Intel Core i9-10900K CPU Review

Application Benchmarks

We are going to start with application and system benchmarks for comparisons, these are the kind of benchmarks that provide an overall performance score to compare with.  These are also benchmarks that may either test the system as a whole, including many different real-world workloads or stress the CPU in ways real-world everyday workloads are performed to produce a performance result.

PCMark 10

This is the latest version of PCMark 10. We are using the standard benchmark and not the express or the extended. The latter of which utilizes GPU performance metrics that aren’t relevant to what we are looking at today.

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Unfortunately, for whatever reason the PCMark 10 test would not complete on our MSI MPG Z490 and Intel Core i9-10900K test system. Sadly, these launch reviews leave us very little time to troubleshoot individual benchmarks. However, in the interest of full disclosure, we wanted to document our issue with this test. More interestingly, this is something that only effected my test system and not Brent’s.

Geekbench 5

Geekbench 5.1.1 was used for this test. It is a multi-platform test that is comparable across different CPU architectures.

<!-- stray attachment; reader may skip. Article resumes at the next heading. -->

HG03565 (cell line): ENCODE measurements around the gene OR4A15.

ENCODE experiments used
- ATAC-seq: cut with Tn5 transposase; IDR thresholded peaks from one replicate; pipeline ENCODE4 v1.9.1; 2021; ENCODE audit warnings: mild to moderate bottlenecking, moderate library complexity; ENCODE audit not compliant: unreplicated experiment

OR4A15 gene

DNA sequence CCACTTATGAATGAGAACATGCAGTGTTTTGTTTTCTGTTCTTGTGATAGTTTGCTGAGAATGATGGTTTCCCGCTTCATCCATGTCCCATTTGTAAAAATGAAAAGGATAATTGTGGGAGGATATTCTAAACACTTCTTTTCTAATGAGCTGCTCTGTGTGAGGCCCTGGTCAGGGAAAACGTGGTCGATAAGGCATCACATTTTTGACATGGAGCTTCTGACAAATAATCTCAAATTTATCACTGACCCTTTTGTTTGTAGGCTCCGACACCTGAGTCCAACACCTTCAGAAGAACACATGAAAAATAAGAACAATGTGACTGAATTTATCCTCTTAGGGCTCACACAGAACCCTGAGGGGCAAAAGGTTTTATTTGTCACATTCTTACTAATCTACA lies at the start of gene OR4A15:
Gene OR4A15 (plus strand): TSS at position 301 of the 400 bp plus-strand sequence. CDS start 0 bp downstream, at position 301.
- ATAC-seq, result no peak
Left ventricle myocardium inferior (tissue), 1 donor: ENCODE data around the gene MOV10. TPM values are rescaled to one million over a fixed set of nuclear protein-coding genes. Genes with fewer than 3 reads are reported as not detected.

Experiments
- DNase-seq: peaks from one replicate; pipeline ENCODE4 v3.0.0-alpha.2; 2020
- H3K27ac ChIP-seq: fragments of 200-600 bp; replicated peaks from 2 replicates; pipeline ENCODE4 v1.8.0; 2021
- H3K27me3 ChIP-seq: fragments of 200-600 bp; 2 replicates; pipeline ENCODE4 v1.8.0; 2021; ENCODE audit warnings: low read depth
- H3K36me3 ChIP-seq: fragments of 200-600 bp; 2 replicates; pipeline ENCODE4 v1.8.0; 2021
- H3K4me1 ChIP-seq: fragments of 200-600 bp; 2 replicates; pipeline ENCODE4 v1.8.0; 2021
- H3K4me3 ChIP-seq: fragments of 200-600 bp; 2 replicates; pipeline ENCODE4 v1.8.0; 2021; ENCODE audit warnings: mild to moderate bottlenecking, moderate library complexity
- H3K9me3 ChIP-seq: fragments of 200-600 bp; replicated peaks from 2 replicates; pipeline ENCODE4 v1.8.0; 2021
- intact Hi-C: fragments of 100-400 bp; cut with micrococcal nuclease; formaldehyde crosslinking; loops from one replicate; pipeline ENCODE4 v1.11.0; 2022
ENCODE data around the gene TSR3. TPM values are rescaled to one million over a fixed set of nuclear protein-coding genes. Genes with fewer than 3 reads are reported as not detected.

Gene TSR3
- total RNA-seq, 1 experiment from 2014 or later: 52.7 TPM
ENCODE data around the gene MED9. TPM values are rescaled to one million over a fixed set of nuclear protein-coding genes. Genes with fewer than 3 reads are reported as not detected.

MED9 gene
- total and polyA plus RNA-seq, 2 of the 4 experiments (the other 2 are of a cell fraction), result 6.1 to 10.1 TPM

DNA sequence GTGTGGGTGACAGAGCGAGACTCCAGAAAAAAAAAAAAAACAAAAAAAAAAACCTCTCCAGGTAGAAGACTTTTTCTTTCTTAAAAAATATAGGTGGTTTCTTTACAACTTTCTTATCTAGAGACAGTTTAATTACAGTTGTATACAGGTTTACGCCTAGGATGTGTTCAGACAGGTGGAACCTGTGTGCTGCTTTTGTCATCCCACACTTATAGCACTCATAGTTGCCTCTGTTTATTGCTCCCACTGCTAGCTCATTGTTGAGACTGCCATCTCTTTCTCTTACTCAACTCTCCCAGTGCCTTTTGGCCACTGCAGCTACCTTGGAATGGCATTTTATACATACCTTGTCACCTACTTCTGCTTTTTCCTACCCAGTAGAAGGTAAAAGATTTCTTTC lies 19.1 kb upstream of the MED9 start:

Single Core

Intel Core i9-10900K Geekbench Single-Core Score

Testing single core performance oddly, while overclocked to 5.1GHz, the 10900K was actually slower. This is due to the fact that the 10900K actually boosts higher than that when running a test like this. As a result, an all-core overclock of 5.1GHz, actually hurt performance. However, the 10900K is faster than both the 9900K and AMD’s Ryzen 9 3900X.

Multi-Core Score

Intel Core i9-10900K Geekbench Multi-Core Score

In this test, it’s unsurprising that the overclocked Intel Core i9-10900K was faster than the same CPU at stock clocks was. However, I actually expected AMD’s Ryzen 9 3900X to achieve a better score here. Interestingly, the difference between the 10900K and the 9900K is massive. I’m uncertain what changes would have had such an impact on this test.

AIDA64 CPU Queen

The CPU Queen test tests branch prediction penalties for a given CPU architecture. It tends to favor shorter pipelines as a result of this.

Intel Core i9-10900K Aida64 CPU Queen

As we can see, this test heavily favors Intel’s 10th generation Core architecture. There are also some decent gains from a manual overclock.

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